If at any point during, immediately after—or frankly any time since—Arizona’s overtime win over TCU, the phrase “that was an all-timer” crossed your mind or your lips, you’re not alone. Because it was.
I’ve been fortunate enough to be around the UA men’s basketball program, in some capacity, for the past 28 years, and it’s hard to think of many games more exciting and incredible than the one I just covered at Viejas Arena in San Diego. Yours truly drove back to Tucson afterward, a 6-hour trip that provided ample time for myself and riding partner Steve Rivera—who has covered the Wildcats since 1990—ample time to reflect on what we just witnessed.
But we’d barely gotten into the mountains east of San Diego before agreeing that the overtime victory over the Horned Frogs, sending Arizona to its 20th Sweet 16 and first since 2017, was one of the greatest games in program history.
That was Arizona’s seventh NCAA Tournament overtime game, the first since the crushing Elite Eight loss to Wisconsin in 2014. Before that was an even more painful one, the 2005 Elite Eight collapse against Illinois.
The Wildcats hadn’t won an overtime game in the NCAA tourney since 2003, when it survived against Gonzaga in 2 OTs in the second round. And like against TCU, that was when Arizona was a No. 1 seed.
Baylor’s loss to UNC and Arizona’s win over TCU were just the sixth and seventh overtime games by number-one seeds in the second round of the #NCAATournament.— Elias Sports Bureau (@EliasSports) March 21, 2022
It was the second for the Wildcats, who needed two OTs to beat Gonzaga in 2003. #MarchMadness pic.twitter.com/qv33MzzUtW
So, what defines a game being “great,” and how do you rank them? That’s all a matter of personal opinion, but for me it’s a combination of drama and stakes. Simply put: the more uncertainty about whether Arizona would come out on top, along with when and where the game happened, are the most important factors.
That doesn’t mean the 1997 NCAA title game win over Kentucky—which also went to OT—is automatically No. 1, though. If you think about it, getting to the championship for the first time in program history was already a momentous occasion, so winning it was just gravy. Just like in 1988 when the UA made its first of four Final Four appearances, the more memorable game was beating North Carolina in the Elite Eight.
During the 1997 run, the game was the Sweet 16 win over Kansas, the first of three No. 1 seeds the Wildcats knocked off on the way to the title (something no one else had done, or has since done). The Jayhawks were 34-1, overwhelming favorites to win it all and sporting a roster that included six future NBA players. And, oddly enough, future Stanford coach Jerod Haase, but I digress.
That game saw the UA lead by 10 late, only for Kansas to storm back and get as close as one but never retake the lead in what was an 85-82 victory for the Wildcats.
Against TCU on Sunday, Arizona did give up the lead late, allowing a 12-0 run that put the Horned Frogs up three with less than four minutes to go. The Wildcats tied it twice after that, and had a chance to win had Dalen Terry had just a fraction of a second longer to finish what might have been the greatest game-ending dunk in the NCAA tourney since Lorenzo Charles’ putback slam for North Carolina State against Houston in the 1983 final.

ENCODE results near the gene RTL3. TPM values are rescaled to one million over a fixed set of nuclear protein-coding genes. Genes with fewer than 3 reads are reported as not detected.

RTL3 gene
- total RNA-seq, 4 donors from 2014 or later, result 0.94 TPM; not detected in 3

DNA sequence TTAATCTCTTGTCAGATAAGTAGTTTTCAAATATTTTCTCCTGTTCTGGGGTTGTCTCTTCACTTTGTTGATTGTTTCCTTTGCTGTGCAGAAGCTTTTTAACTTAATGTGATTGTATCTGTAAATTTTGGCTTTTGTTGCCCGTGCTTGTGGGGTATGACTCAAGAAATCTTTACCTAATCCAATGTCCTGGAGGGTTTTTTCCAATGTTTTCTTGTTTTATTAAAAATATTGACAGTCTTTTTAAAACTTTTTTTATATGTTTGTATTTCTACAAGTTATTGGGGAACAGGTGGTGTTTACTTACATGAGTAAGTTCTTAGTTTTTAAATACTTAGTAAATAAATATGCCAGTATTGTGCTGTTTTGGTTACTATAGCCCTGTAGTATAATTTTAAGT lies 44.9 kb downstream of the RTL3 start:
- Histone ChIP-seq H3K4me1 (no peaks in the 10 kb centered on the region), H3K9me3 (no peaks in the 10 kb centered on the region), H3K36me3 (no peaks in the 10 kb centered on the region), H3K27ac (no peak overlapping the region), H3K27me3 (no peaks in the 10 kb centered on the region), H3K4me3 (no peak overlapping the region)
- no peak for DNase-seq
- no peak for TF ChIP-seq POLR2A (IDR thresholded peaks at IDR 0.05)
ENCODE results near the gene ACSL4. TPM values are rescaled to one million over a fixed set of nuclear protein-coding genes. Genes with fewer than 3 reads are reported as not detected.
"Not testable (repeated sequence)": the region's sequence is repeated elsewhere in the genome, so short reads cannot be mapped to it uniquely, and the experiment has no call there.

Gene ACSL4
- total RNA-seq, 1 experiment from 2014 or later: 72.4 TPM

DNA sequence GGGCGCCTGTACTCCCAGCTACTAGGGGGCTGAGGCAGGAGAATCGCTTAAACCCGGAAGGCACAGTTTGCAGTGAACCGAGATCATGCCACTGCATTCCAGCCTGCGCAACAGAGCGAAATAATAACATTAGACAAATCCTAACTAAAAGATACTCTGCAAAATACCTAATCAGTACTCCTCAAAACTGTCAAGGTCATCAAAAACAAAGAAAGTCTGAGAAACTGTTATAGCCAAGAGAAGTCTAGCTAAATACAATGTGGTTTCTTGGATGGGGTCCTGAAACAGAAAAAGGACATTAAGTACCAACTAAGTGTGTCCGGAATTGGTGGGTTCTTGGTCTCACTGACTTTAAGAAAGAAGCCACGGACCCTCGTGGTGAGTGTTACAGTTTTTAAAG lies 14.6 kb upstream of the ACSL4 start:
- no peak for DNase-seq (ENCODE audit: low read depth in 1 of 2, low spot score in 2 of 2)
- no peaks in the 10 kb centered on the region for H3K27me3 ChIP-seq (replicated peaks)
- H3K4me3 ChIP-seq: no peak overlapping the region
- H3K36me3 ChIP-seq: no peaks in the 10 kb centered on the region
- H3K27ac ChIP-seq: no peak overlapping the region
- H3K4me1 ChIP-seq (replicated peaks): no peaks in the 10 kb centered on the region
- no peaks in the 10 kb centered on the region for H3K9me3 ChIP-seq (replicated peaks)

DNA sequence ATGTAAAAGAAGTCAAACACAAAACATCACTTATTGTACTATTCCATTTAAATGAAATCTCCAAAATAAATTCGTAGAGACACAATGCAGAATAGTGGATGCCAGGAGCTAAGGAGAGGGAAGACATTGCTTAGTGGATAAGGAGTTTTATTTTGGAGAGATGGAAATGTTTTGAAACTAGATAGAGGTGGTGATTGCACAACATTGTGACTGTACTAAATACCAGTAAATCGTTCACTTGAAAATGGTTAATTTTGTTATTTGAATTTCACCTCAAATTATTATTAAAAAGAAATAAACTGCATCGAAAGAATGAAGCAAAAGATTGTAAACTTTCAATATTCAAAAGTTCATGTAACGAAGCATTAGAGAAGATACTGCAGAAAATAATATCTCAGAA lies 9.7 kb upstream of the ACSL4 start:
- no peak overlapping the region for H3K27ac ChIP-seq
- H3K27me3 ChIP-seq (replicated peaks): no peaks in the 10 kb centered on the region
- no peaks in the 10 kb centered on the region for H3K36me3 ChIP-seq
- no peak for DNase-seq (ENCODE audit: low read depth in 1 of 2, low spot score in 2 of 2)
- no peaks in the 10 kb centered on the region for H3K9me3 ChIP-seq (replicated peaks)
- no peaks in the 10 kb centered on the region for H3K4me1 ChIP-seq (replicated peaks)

Why would a win in the second round of a six-round tournament qualify as one of the greatest in school history? Well, consider where this program was a year ago, and where it is now.
Last March the UA was sitting on the sidelines, having banned itself from the NCAA tourney. It was a few weeks away from officially wiping its hands of Sean Miller and trying to start fresh, which it did in the form of Tommy Lloyd. The hire drew mixed results—we wanted the Gonzaga head coach, not his assistant!, was a common refrain—and thus the expectations for 2021-22 were understandably tempered.
Arizona received a whopping 26 votes in the preseason Associated Press poll, but by the third week of the season it was ranked, after winning at Illinois in early December it was in the Top 10 and when the regular season ended it was the first team in Pac-12 history to win 18 conference games.
Such an unprecedented climb from anonymity to celebrity couldn’t end so soon, could it? But it almost did. Had a foul been called when Terry and Christian Koloko smothered TCU’s Mike Miles Jr. in the final seconds of regulation, and he’d made one of both of the foul shots, would Bennedict Mathurin have been able to hit another clutch shot like his tying 3-pointer with 11.5 seconds left?
Thankfully, we didn’t have to find out.
Surviving Sunday night was huge for Arizona’s program, which is back to the national relevance it reached under Lute Olson and maintained for most of Miller’s tenure (after he also had to pick up the pieces, breaking through in his second year with a run to the Elite Eight). Losing to TCU would have been considered a huge letdown for a lot of fans who allowed themselves to get reinvested, and no doubt that will be the reaction of many if/when the UA loses in this tourney.
But that it gets to keep playing—and maybe add to the “greatest games” list along the way—is what really matters.
Where do you think Sunday’s game ranks in Arizona men’s basketball history? And what do you think is the greatest game the Wildcats have ever played? Give your thoughts in the comments!